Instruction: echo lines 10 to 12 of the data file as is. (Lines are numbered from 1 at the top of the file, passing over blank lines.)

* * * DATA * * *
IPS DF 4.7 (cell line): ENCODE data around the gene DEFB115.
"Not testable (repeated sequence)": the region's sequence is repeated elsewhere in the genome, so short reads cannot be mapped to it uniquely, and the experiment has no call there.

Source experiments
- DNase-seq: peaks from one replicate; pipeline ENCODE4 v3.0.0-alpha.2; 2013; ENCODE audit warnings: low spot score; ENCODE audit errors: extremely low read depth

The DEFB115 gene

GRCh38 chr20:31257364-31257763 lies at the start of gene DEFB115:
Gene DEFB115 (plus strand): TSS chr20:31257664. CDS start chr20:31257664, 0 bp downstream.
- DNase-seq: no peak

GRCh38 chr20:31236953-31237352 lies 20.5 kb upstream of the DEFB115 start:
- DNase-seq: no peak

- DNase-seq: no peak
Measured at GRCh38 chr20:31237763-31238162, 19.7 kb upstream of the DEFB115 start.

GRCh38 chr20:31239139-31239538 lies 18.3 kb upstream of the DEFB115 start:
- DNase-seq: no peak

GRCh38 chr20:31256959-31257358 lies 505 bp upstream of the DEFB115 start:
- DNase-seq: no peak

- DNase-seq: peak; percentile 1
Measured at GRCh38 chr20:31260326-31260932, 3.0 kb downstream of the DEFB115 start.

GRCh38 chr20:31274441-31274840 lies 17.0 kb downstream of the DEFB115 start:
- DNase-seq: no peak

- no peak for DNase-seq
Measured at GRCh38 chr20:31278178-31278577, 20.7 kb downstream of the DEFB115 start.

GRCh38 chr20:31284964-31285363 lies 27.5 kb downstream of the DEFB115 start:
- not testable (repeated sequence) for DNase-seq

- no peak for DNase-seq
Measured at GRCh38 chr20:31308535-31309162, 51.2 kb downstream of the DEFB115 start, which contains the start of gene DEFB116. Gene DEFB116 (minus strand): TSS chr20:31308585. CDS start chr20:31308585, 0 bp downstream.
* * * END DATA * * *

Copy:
- DNase-seq: no peak

- DNase-seq: no peak
Measured at GRCh38 chr20:31237763-31238162, 19.7 kb upstream of the DEFB115 start.